On the largest scales, networks of gaseous filaments span hundreds of millions of light-years, connecting massive galaxy clusters. But this gas is so rarified, it’s impossible to see directly.
For years, astronomers have used quasars — brilliant galactic centers fueled by supermassive black holes rapidly accreting material — to map the otherwise invisible matter.
But now, for the first time, a team of astronomers led by Khee-Gan Lee, a post-doc at the Max Planck Institute for Astronomy, has managed to create a three-dimensional map of the large-scale structure of the Universe using distant galaxies. And the advantages are numerous.
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The science has always gone a little something like this: as the bright light from a distant quasar travels toward Earth, it encounters the intervening clouds of hydrogen gas and is partially absorbed. This leaves dark absorption lines in the quasar’s spectrum.
If the Universe were static, the dark absorption lines would always be located at the same spot (121 nanometers for the so-called Lyman-alpha line) in the quasar’s spectrum. But because the Universe is expanding, the distant quasar is flying away from the Earth at a rapid speed. This stretches the quasar’s light, such that each intervening hydrogen gas cloud imprints its absorption signature on a different region of the quasar’s spectrum, leaving a forest of lines.
Therefore detailed measurements of multiple quasars’ spectra close together can actually reveal the three-dimensional nature of the intervening hydrogen clouds. But galaxies are nearly 100 times more numerous than quasars. So in theory they should provide a much more detailed map.
The only problem is that galaxies are also about 15 times fainter than quasars. So astronomers thought they were simply not bright enough to see well in the distant universe. But Lee carried out calculations that suggested otherwise.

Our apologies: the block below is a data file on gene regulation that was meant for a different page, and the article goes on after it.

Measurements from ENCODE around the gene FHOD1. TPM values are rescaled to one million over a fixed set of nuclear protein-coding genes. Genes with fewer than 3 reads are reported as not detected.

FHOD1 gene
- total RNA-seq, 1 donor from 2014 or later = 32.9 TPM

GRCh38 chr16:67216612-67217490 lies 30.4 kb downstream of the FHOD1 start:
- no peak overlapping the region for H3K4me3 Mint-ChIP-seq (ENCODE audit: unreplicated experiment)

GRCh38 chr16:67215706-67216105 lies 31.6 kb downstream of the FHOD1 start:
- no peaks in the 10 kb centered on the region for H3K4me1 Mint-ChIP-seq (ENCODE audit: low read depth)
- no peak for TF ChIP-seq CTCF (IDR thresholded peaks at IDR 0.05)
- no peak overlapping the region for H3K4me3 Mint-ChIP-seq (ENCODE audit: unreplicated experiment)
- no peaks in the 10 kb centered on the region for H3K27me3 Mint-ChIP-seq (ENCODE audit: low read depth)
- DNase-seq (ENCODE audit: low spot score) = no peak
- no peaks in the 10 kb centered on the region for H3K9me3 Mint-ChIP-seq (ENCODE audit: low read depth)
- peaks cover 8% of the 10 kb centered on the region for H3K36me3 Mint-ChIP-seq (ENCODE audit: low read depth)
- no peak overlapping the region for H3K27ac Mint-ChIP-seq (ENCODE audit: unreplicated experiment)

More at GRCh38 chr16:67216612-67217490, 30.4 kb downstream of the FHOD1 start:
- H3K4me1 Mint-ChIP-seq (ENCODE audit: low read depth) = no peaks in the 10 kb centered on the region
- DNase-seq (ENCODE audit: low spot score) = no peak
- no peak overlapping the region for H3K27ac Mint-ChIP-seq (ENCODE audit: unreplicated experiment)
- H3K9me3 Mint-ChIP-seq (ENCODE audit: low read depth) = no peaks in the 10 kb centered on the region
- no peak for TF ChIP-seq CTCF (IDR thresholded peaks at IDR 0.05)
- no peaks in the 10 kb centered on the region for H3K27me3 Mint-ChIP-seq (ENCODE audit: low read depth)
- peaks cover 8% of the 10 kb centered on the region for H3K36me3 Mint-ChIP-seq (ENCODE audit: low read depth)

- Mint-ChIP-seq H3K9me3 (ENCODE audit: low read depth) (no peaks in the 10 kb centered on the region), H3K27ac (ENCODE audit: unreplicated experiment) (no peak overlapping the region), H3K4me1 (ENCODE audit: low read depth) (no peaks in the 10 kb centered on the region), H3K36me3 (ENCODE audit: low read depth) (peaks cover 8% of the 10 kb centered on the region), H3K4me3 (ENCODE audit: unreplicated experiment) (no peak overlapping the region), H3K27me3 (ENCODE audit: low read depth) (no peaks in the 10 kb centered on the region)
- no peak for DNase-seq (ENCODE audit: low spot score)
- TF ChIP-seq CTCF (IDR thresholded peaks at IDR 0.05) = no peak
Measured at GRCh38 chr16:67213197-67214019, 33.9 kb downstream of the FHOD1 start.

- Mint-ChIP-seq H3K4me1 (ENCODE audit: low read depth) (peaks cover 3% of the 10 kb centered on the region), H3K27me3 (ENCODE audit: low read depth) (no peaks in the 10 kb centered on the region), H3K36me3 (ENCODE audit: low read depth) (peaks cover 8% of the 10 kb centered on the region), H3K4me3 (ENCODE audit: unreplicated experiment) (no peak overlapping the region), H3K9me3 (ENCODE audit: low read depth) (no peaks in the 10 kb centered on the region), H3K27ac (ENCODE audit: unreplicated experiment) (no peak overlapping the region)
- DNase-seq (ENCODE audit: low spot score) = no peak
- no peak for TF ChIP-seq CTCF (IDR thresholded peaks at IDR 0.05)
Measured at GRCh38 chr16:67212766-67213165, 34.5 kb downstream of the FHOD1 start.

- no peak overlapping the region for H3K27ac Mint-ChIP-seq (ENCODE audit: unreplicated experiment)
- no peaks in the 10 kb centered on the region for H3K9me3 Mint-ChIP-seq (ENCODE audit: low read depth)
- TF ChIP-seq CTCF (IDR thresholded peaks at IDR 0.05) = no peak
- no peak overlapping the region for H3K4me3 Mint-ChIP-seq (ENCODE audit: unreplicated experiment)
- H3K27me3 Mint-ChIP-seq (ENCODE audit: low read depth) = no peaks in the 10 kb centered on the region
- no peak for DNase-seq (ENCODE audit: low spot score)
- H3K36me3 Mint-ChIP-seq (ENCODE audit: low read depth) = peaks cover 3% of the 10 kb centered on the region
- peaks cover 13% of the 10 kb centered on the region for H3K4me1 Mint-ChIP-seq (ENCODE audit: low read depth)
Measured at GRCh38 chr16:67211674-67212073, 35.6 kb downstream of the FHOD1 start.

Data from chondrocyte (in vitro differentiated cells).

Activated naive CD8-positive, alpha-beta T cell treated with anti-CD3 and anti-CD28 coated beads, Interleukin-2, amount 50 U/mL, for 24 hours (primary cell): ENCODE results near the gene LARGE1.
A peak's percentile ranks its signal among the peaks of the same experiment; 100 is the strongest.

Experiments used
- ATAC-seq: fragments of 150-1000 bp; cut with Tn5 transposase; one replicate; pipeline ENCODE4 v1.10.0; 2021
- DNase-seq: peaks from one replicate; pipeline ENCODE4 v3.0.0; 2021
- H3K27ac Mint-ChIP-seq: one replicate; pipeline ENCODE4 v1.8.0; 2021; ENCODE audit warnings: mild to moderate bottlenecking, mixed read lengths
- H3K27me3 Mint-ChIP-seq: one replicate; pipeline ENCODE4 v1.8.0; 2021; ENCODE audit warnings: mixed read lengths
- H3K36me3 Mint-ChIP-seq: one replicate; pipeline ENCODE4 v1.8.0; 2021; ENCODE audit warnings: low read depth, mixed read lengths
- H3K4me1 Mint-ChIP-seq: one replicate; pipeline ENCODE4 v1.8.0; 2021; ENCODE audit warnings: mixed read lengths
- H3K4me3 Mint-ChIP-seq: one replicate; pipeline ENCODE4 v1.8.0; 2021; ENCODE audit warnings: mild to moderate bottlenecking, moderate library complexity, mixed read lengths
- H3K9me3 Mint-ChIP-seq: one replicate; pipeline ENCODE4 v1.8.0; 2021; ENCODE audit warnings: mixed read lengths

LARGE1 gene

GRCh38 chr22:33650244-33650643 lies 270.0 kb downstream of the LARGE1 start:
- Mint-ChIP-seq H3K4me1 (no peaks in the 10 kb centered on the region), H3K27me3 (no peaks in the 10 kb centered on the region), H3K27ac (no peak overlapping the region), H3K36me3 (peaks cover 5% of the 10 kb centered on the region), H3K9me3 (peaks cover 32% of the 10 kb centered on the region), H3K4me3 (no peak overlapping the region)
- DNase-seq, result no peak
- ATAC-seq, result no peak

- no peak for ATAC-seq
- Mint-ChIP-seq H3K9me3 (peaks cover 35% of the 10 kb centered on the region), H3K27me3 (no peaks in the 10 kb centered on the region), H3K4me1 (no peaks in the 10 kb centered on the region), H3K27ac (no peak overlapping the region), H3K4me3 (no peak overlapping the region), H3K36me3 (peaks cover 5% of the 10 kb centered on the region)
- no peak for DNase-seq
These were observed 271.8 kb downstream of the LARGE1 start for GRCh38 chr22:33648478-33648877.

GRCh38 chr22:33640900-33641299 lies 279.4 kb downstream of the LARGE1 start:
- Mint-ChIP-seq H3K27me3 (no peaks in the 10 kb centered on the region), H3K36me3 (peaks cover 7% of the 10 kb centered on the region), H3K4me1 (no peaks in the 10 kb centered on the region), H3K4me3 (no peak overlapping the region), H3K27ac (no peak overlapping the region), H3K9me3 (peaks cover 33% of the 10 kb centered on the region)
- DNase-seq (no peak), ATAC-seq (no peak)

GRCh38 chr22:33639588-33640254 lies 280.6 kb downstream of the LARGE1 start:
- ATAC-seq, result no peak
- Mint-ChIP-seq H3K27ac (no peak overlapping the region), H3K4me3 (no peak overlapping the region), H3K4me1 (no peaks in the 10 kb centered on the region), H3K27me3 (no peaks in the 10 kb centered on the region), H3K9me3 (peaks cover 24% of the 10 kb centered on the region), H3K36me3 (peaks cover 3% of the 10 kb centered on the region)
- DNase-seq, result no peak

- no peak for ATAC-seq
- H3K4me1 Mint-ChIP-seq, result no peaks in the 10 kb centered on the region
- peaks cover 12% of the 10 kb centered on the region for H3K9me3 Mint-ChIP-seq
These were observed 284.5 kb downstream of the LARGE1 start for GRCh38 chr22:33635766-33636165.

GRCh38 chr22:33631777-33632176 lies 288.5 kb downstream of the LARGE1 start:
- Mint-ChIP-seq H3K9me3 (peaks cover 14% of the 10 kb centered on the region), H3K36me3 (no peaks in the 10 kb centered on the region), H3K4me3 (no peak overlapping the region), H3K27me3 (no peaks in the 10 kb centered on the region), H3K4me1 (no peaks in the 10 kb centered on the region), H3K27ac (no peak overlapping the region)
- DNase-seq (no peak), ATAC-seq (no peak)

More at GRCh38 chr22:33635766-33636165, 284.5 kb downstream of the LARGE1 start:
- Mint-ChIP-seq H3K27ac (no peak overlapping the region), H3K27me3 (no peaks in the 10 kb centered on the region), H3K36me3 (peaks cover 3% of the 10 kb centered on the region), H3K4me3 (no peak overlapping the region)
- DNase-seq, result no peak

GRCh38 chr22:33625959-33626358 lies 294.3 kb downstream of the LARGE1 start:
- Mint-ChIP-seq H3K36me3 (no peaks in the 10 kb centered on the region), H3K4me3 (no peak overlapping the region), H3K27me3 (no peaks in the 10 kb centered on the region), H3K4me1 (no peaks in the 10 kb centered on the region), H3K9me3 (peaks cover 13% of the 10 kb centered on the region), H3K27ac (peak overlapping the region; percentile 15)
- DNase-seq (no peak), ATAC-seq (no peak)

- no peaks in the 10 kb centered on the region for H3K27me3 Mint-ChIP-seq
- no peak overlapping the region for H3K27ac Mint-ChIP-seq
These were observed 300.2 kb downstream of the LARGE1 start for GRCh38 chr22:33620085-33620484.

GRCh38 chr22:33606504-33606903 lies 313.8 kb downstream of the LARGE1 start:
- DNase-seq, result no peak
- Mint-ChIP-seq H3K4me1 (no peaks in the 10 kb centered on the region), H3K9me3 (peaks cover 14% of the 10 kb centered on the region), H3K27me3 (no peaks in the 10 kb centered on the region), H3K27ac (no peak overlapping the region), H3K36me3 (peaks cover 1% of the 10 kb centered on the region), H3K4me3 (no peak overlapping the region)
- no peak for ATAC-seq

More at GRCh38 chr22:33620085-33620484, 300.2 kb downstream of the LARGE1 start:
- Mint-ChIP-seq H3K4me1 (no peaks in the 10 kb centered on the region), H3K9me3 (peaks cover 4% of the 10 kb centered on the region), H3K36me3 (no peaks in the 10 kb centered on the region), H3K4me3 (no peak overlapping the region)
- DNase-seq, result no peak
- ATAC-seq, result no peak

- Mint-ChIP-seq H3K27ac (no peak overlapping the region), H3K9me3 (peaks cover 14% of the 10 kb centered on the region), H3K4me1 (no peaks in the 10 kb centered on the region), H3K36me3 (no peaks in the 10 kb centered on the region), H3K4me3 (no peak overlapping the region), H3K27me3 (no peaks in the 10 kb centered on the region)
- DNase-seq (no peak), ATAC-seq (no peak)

“I was surprised to find that existing large telescopes should already be able to collect sufficient light from these faint galaxies to map the foreground absorption, albeit at a lower resolution than would be feasible with future telescopes,” said Lee in a news release. “Still, this would provide an unprecedented view of the cosmic web which has never been mapped at such vast distances.”
Lee and his colleagues used the 10-meter Keck I telescope on Mauna Kea, Hawaii to take a look a closer look at the distant galaxies and the forest of hydrogen absorption embedded in their spectra. But even the weather in Hawaii can turn ugly.
“We were pretty disappointed as the weather was terrible and we only managed to collect a few hours of good data,” said coauthor Joseph Hennawi, also from the Max Planck Institute for Astronomy. “But judging by the data quality as it came off the telescope, it was already clear to me that the experiment was going to work.”
The team was only able to collect data for four hours. But it was still unprecedented. They looked at 24 distant galaxies, which provided sufficient coverage of a small patch of the sky and allowed them to combine the information into a three-dimensional map.
The map reveals the large-scale structure of the Universe when it was only a quarter of its current age. But the team hopes to soon parse the map for more information about the structure’s function — following the flows of cosmic gas as it funneled away from voids and onto distant galaxies. It will provide a unique historical record on how the galaxy clusters and voids grew from inhomogeneities in the Big Bang.
The results have been published in the Astrophysical Journal and are available online.